US92745741 May 20141 Mar 2016Apple Inc.Methods and apparatuses for determining throttle settings to satisfy a system power constraint
US931709027 Apr 201519 Apr 2016Apple Inc.Methods and apparatuses for operating a data processing system
US9354679 *28 Dec 201231 May 2016Intel CorporationSystem and method for causing reduced power consumption associated with thermal remediation
US935469031 Mar 201131 May 2016Adtran, Inc.Systems and methods for adjusting core voltage to optimize power savings
US936897628 Aug 201414 Jun 2016Access Business Group International LlcAdaptive inductive power supply with communication
US940724116 Aug 20122 Aug 2016Kleanthes G. KoniarisClosed loop feedback control of integrated circuits
US943625610 Dec 20146 Sep 2016Dell Products L.P.Dynamic CPU voltage regulator phase shedding
US943626410 Jan 20116 Sep 2016Intellectual Ventures Holding 81 LlcSaving power when in or transitioning to a static mode of a processor
US9459680 *23 Jul 20134 Oct 2016Samsung Electronics Co., Ltd.System on chip and temperature control method thereof
US954691431 Oct 201217 Jan 2017Apple Inc.Method for estimating temperature at a critical point
US954758723 May 201417 Jan 2017International Business Machines CorporationDynamic power and thermal capping for flash storage
US954872526 Nov 201317 Jan 2017Intellectual Ventures Holding 81 LlcFrequency specific closed loop feedback control of integrated circuits
US9557786 *19 Sep 201431 Jan 2017Mediatek Inc.Power thermal policy using micro-throttle
US9590639 *17 Dec 20147 Mar 2017Fujitsu LimitedSemiconductor device and control method
US96718457 Jan 20146 Jun 2017Apple Inc.Methods and apparatuses for dynamic power control
US969036619 Aug 201627 Jun 2017Intellectual Ventures Holding 81 LlcSaving power when in or transitioning to a static mode of a processor by using feedback-configured voltage regulator
US20010044909 *8 May 200122 Nov 2001Lg Electronics Inc.Method and apparatus for adjusting clock throttle rate based on usage of CPU
US20020019949 *22 Jun 200114 Feb 2002Hewlett-Packard CompanyVoltage regulation in an integrated circuit
US20030050714 *10 Sep 200113 Mar 2003Tymchenko Viktor AndrewApparatus, method and computer system for reducing power consumption of a processor or processors upon occurrence of a failure condition affecting the processor or processors
US20030065960 *28 Sep 20013 Apr 2003Stefan RusuMethod and apparatus for adjusting the voltage and frequency to minimize power dissipation in a multiprocessor system
US20030074591 *17 Oct 200117 Apr 2003Mcclendon Thomas W.Self adjusting clocks in computer systems that adjust in response to changes in their environment
US20030188210 *2 Apr 20032 Oct 2003Takahiro NakazatoPower consumption control method and information processing device
US20030188211 *16 Sep 20022 Oct 2003Uniwill Computer CorporationApparatus and method for controlling power and clock speed of electronic system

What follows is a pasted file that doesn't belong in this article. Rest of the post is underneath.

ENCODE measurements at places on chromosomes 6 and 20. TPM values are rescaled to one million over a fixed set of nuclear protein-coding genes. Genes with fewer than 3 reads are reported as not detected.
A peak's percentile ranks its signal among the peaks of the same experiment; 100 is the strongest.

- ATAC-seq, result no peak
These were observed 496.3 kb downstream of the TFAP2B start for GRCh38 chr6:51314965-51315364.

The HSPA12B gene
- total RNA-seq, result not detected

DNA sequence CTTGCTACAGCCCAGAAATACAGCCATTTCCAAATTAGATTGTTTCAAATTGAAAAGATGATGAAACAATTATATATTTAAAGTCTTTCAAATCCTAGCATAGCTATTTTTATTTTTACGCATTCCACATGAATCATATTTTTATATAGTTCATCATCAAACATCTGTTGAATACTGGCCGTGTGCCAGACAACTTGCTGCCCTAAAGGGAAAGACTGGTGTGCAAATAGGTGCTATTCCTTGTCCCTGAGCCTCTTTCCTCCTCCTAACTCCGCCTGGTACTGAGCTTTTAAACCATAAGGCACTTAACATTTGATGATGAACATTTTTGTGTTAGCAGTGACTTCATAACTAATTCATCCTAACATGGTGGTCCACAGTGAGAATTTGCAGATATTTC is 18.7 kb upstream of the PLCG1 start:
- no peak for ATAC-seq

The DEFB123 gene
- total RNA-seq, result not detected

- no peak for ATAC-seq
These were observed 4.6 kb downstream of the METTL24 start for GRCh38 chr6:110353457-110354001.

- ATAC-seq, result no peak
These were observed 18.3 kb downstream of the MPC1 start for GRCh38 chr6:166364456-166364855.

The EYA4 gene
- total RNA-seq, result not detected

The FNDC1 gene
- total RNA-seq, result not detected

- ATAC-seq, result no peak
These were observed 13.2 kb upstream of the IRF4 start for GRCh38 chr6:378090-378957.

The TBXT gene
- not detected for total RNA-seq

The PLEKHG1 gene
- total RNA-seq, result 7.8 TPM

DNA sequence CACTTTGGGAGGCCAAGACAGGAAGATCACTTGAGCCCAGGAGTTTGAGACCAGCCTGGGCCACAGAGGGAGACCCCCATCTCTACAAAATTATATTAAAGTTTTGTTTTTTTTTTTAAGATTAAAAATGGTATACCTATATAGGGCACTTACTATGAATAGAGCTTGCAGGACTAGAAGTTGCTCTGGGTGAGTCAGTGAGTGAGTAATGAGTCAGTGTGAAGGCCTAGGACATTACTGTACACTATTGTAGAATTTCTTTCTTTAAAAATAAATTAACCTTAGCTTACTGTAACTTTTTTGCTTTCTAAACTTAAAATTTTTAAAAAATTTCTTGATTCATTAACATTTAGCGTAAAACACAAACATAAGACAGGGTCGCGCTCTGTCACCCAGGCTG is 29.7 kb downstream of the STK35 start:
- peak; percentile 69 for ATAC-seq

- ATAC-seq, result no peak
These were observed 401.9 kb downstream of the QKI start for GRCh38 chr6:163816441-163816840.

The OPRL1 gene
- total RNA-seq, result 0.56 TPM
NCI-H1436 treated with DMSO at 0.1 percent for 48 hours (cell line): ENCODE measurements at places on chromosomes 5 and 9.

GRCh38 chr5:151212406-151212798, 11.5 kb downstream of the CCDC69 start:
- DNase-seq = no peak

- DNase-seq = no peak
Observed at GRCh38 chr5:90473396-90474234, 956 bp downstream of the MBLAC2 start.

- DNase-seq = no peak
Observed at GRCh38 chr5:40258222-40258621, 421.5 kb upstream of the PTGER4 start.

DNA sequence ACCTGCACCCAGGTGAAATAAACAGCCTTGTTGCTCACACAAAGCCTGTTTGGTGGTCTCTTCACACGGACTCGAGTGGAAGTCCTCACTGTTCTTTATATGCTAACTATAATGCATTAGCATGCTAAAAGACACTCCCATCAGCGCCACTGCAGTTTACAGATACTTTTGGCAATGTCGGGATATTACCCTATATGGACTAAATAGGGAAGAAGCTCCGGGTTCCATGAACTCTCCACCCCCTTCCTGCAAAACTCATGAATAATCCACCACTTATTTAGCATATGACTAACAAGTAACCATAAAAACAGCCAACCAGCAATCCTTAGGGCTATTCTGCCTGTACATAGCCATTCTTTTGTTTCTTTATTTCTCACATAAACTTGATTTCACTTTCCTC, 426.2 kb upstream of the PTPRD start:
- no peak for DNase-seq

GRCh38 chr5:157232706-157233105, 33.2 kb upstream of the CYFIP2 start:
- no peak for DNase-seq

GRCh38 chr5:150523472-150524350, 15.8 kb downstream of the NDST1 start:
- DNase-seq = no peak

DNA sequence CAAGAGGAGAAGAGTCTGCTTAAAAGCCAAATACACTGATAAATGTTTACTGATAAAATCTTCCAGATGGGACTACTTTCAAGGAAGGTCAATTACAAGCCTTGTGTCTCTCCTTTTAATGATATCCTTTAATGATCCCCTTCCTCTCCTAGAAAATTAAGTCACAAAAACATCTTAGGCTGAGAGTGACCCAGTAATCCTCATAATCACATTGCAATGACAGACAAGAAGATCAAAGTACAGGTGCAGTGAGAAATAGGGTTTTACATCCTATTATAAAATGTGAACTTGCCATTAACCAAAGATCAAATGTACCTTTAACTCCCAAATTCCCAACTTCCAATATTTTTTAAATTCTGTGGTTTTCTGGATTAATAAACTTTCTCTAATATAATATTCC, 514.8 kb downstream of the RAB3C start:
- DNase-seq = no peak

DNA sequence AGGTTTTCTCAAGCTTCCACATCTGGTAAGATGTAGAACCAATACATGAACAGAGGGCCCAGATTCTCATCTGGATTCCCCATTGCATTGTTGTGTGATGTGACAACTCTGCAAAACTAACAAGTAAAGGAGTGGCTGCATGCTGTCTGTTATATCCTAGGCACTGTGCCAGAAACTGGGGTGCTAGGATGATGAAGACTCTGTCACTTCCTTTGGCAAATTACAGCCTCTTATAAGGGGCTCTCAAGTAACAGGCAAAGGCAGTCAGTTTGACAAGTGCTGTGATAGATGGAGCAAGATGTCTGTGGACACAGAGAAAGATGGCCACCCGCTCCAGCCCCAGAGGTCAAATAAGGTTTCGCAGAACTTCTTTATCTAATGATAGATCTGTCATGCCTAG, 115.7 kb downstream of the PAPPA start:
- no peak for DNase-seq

US20030230939 *16 Sep 200218 Dec 2003Ming-Chuan HuDynamic temperature control method for a computer system
US20040044796 *3 Sep 20024 Mar 2004Vangal Sriram R.Tracking out-of-order packets
US20040049703 *6 Sep 200211 Mar 2004National Semiconductor CorporationMethod and system for providing self-calibration for adaptively adjusting a power supply voltage in a digital processing system
US20040063473 *28 Jul 20031 Apr 2004Devries Christopher AndrewPower down system and method for integrated circuits
US20040071184 *14 Oct 200215 Apr 2004Alon NavehMethod and apparatus for performance effective power throttling
US20040103332 *26 Nov 200227 May 2004Ta-Feng HuangMethod of managing power source consumption of the portable information processing device
US20040123170 *23 Dec 200224 Jun 2004Tschanz James W.Method and apparatus for reducing power consumption through dynamic control of supply voltage and body bias
US20040128090 *31 Dec 20021 Jul 2004Andrew ReadAdaptive power control based on pre package characterization of integrated circuits
US20040128101 *30 Dec 20021 Jul 2004Hermerding James G.Automated method and apparatus for processor thermal validation
US20040128567 *31 Dec 20021 Jul 2004Tom StewartAdaptive power control based on post package characterization of integrated circuits
US20040130915 *20 Oct 20038 Jul 2004Baarman David W.Adaptive inductive power supply with communication
US20040193733 *3 Sep 200230 Sep 2004Vangal Sriram R.Network protocol engine
US20040196090 *20 May 20037 Oct 2004Sutherland Ivan E.Method and apparatus for regulating heat in an asynchronous system
US20040243857 *27 May 20032 Dec 2004Christine WatnikCompensation mechanism to support a processor thermal monitor
US20040255176 *10 Jun 200316 Dec 2004Varghese GeorgeMethod and apparatus for improved reliability and reduced power in a processor by automatic voltage control during processor idle states